Picking 31st overall in the first round, Indianapolis landed TCU defensive lineman Jerry Hughes. Hughes fits the Dwight Freeney-Robert Mathis mold as an undersized defensive end with a quick first step and excellent pass-rushing ability, as seen in his 26.5 sacks over his final two years at TCU. At just 6-1 and 255 pounds, his size is a limiting factor but his strong lower body allows him to explode up the field and keep his leverage to match up against bigger offensive lineman. Hughes also shows impressive quickness, body control and array of inside and outside pass-rush moves to keep lineman off balance.
With Freeney and Mathis aging and Raheem Brock released in the offseason, Hughes makes a lot of sense for the Colts, who have used the league’s top four-man pass rush to hide holes in their defensive backfield for years. Hughes will provide insurance for both Freeney and Mathis and should see lots of action in pass-rushing situations even if both are healthy and effective.
The Colts took another step to improve their defense in round two, drafting Iowa inside linebacker Pat Angerer. Angerer is great against the run, one of the Colts’ major defensive weakness, displaying the instincts and discipline necessary to fill gaps and be a consistent force in the running game. Another player who is slightly undersized at 6-0, 235 pounds, Angerer works hard to shed blocks and has enough speed to get out to the flanks as well. He also shows ability in pass coverage, intercepting 5 passes as a junior, and should fit well in the Colts’ cover 2 while improving their run defense once he takes over for fellow undersized linebacker Gary Brackett in the middle.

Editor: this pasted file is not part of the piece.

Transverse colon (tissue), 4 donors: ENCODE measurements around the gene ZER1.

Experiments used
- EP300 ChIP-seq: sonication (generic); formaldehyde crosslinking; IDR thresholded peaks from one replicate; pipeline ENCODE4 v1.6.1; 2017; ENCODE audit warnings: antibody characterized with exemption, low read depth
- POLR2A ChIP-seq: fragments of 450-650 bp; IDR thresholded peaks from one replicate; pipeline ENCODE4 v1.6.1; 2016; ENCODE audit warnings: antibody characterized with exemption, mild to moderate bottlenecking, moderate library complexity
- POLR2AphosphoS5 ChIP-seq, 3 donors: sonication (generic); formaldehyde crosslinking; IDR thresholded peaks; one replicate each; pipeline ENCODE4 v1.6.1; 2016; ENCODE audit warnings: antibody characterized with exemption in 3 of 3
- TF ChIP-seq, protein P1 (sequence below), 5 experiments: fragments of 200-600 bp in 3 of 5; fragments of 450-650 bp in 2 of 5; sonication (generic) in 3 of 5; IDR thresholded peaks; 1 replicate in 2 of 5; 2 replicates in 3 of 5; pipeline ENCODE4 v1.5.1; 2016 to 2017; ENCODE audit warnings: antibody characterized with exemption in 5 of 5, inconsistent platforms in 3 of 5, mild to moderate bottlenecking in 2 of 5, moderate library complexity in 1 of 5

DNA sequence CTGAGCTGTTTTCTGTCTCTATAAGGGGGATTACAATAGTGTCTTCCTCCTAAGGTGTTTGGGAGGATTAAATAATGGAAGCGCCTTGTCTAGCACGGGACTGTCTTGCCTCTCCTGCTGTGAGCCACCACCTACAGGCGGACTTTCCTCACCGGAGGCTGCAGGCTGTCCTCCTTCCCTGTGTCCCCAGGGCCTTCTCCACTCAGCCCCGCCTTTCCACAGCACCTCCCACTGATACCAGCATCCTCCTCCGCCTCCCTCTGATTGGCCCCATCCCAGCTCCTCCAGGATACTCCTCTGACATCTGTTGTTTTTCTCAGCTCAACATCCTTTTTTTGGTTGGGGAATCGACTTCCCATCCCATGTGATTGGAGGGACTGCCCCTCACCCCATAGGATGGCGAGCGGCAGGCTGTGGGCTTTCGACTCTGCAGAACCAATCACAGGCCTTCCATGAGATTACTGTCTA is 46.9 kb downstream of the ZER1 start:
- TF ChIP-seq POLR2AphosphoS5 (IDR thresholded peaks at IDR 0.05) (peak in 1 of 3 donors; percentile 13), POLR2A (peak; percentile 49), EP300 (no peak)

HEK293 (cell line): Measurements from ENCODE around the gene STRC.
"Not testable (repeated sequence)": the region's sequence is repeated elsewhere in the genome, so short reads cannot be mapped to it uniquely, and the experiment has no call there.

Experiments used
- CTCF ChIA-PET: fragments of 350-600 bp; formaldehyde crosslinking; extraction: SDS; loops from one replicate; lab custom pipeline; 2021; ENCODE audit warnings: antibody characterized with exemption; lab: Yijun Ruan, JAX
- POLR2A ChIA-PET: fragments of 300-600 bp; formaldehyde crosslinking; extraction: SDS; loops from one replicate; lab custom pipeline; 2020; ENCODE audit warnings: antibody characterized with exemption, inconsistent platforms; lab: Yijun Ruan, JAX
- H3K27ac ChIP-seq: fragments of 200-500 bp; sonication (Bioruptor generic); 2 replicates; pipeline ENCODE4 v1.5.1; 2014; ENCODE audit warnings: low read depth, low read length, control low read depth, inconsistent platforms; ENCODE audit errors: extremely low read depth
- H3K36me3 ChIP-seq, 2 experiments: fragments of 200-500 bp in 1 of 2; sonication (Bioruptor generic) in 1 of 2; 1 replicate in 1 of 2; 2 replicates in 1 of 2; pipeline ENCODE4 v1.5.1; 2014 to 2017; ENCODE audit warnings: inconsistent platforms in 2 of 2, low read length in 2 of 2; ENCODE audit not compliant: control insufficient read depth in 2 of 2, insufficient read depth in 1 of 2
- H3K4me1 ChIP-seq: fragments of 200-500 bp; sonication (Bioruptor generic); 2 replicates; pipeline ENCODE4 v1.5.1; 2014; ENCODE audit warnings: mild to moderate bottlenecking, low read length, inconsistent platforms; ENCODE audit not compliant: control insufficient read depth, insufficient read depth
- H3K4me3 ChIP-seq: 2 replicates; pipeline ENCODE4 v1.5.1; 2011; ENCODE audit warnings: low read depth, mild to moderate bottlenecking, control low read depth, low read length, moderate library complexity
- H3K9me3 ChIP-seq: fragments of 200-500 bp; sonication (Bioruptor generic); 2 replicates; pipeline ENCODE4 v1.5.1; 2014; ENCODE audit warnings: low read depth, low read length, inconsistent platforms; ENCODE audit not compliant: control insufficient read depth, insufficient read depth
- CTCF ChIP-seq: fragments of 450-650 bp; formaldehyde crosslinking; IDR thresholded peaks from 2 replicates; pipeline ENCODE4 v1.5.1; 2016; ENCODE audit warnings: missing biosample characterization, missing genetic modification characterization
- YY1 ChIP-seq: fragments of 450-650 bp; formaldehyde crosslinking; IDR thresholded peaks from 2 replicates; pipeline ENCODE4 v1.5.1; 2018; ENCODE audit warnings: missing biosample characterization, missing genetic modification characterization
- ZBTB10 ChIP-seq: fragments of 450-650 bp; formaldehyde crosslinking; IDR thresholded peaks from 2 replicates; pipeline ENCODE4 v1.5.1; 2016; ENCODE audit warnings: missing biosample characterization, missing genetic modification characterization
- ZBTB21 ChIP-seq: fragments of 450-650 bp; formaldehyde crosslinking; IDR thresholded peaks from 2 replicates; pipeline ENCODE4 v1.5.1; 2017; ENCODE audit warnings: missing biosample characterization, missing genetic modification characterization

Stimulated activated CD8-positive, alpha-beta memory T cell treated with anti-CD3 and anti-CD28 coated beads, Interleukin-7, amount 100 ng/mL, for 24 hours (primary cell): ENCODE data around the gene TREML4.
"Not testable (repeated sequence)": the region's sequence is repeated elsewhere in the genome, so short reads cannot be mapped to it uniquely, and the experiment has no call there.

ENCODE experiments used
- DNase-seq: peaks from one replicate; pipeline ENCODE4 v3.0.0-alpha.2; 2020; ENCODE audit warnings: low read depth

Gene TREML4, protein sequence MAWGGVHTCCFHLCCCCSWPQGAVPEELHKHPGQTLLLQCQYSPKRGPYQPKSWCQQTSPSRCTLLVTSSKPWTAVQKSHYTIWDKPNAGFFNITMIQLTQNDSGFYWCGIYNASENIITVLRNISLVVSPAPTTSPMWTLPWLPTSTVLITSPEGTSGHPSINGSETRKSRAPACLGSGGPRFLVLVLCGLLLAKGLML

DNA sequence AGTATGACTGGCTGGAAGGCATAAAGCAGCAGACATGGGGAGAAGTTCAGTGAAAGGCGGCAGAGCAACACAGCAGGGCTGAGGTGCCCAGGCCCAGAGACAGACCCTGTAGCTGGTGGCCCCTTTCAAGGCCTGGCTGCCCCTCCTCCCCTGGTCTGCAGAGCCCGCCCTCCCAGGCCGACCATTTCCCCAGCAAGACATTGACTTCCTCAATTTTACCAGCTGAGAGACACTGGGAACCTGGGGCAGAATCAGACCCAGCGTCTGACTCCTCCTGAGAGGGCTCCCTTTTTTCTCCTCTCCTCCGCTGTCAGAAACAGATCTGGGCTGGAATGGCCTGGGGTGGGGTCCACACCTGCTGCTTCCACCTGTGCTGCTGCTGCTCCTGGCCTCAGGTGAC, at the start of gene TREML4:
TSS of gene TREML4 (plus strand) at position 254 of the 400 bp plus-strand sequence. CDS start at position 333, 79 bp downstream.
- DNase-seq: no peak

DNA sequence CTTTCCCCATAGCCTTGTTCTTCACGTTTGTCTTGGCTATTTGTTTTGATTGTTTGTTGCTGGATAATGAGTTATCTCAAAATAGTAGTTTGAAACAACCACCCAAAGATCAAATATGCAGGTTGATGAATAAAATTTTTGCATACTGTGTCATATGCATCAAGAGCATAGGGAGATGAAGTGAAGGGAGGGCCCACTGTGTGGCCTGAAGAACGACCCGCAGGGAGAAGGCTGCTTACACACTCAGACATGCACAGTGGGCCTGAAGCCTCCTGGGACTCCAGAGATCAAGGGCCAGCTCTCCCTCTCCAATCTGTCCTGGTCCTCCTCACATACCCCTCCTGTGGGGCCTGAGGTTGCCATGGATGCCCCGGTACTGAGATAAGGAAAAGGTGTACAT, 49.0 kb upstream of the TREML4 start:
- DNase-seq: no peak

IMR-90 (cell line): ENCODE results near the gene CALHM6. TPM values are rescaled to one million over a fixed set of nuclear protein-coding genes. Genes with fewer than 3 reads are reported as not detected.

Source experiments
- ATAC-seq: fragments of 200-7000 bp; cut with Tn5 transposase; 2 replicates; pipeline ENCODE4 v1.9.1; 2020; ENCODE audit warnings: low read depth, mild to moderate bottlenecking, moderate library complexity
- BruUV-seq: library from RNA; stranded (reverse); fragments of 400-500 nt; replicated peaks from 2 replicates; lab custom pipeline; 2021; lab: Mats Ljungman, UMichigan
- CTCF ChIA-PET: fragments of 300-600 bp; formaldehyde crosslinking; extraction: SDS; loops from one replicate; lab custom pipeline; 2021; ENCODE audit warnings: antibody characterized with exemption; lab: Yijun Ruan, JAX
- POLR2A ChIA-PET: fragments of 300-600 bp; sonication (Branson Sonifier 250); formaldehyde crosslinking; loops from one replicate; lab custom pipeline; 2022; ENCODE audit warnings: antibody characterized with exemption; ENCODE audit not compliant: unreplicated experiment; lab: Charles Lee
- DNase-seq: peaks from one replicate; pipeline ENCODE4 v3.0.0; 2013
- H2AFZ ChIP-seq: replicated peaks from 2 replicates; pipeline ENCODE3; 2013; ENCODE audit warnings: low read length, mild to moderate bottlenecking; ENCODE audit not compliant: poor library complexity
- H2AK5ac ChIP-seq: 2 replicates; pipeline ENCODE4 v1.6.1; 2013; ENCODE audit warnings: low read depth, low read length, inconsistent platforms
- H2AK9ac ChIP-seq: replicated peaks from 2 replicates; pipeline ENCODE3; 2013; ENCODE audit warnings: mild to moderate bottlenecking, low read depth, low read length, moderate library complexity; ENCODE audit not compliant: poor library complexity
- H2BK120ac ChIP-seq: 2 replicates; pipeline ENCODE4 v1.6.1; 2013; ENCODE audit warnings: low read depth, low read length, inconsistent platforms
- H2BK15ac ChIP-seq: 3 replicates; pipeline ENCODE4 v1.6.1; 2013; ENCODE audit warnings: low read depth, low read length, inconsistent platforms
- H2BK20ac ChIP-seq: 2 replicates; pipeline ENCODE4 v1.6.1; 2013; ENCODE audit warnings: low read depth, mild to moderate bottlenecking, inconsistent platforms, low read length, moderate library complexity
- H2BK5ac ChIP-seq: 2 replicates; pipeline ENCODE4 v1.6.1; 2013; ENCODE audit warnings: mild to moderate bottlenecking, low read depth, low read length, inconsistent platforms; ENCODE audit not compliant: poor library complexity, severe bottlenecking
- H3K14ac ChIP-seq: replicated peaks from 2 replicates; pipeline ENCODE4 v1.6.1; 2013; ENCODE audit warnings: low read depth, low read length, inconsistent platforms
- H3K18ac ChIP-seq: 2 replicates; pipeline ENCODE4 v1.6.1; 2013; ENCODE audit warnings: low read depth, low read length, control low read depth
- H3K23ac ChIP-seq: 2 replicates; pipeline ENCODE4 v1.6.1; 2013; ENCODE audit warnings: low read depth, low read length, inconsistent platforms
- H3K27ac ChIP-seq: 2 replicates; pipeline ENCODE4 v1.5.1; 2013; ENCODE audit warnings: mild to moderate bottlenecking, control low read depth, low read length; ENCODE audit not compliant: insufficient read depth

Third-round pick Kevin Thomas out of USC is a cornerback with good size (6-0, 192) and speed (4.44) who was a backup before the 2009 season. Thomas is a good athlete with above-average ball skills, but struggles in route recognition as a result of not starting until his senior season. He also has issues in zone coverage and might struggle to fit in the Colts’ cover 2 scheme. Thomas is far from a finished product and has the potential to play as a nickel and dime back, but Indianapolis’ lack of depth at corner after losing Marlin Jackson might force him onto the field if he’s healthy. During the first week of May Thomas severely injured his knee during mini-camp and may be lost for the season.